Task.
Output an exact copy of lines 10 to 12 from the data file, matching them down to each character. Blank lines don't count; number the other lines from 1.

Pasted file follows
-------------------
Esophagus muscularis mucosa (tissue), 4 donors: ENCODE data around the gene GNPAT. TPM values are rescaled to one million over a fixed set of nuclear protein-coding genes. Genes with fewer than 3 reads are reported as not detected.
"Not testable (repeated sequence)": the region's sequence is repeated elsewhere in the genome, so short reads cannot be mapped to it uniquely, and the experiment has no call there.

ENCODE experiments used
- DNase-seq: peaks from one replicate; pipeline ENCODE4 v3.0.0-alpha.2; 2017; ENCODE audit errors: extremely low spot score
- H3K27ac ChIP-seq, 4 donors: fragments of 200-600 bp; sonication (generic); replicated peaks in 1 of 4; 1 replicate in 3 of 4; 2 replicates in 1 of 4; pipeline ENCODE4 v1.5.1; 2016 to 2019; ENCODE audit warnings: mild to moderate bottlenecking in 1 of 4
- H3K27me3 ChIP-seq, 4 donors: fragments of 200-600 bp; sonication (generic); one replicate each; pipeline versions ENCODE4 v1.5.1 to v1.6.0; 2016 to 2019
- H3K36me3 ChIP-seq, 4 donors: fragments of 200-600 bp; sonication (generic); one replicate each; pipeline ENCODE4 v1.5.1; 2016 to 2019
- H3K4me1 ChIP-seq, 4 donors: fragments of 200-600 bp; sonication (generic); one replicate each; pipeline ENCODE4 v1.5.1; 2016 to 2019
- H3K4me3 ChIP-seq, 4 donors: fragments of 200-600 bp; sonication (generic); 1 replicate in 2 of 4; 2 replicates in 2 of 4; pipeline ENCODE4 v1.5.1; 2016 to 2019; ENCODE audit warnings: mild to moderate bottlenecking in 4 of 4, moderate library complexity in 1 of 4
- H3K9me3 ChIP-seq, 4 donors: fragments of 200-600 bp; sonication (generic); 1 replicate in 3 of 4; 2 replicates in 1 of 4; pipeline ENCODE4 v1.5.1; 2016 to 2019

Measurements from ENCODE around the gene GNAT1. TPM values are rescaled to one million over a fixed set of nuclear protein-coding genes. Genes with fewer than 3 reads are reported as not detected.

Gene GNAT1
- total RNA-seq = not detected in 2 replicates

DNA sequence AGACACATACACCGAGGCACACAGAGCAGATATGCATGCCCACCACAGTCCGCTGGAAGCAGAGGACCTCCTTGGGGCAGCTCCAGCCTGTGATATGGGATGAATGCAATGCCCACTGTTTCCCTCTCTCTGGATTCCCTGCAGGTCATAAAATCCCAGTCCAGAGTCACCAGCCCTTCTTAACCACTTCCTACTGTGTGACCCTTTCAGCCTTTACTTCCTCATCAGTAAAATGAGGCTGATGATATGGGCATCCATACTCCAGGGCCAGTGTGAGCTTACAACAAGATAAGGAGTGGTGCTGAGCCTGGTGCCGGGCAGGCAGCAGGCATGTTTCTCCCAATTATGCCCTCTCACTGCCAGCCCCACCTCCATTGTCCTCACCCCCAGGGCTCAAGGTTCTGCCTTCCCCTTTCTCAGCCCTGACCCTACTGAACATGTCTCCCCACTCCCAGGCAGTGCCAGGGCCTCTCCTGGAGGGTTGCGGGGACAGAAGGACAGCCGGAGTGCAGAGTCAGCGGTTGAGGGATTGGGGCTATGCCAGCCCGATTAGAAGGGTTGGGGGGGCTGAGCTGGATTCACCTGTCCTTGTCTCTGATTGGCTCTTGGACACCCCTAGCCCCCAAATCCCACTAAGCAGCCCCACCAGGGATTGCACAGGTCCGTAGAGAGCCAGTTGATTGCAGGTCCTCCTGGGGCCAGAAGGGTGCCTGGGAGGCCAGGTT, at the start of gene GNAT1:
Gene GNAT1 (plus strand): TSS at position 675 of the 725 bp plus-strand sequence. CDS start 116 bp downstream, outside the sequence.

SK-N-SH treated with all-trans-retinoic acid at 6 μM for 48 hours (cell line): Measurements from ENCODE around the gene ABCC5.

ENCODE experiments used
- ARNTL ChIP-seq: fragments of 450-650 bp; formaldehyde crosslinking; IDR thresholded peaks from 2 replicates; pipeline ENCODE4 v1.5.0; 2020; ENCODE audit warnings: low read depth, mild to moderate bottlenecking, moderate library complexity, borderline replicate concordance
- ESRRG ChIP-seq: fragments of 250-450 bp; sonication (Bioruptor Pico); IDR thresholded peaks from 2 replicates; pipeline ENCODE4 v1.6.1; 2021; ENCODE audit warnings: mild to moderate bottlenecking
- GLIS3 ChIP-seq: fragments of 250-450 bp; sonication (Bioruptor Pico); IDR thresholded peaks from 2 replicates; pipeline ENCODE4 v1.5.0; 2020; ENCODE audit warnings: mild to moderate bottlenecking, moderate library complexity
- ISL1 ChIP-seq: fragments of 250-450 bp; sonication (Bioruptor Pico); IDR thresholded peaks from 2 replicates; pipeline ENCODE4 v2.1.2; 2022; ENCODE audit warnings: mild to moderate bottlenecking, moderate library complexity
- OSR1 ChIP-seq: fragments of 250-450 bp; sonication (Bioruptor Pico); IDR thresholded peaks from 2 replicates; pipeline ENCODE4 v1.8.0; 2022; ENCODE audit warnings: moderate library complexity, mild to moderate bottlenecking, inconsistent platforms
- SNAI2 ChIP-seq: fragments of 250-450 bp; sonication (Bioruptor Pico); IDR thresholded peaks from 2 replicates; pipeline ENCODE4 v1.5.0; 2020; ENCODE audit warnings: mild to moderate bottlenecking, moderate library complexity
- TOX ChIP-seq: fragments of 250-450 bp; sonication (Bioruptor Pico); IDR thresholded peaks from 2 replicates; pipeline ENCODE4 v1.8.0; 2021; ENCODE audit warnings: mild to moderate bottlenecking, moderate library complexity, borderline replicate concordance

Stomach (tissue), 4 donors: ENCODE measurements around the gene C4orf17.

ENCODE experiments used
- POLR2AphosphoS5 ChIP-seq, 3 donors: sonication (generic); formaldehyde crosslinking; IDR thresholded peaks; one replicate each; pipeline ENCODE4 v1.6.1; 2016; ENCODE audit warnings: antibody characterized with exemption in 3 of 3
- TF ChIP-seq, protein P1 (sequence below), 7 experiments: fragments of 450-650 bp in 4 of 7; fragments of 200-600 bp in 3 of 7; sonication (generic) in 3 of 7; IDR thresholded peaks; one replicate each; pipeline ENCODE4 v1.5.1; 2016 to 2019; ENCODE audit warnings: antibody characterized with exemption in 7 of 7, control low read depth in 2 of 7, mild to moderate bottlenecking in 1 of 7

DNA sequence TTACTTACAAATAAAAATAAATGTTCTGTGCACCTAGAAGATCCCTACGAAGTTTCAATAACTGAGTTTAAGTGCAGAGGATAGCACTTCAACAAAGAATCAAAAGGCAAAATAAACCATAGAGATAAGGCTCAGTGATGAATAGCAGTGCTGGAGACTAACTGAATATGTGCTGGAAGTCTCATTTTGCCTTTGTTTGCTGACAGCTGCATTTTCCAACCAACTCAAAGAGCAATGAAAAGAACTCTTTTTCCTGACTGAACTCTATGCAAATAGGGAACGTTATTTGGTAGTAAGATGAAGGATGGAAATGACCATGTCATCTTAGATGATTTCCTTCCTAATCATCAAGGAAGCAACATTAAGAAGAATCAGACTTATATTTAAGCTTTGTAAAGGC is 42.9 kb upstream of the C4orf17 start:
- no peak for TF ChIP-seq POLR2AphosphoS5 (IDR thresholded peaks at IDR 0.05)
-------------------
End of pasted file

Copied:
- H3K9me3 ChIP-seq, 4 donors: fragments of 200-600 bp; sonication (generic); 1 replicate in 3 of 4; 2 replicates in 1 of 4; pipeline ENCODE4 v1.5.1; 2016 to 2019

Measurements from ENCODE around the gene GNAT1. TPM values are rescaled to one million over a fixed set of nuclear protein-coding genes. Genes with fewer than 3 reads are reported as not detected.

Gene GNAT1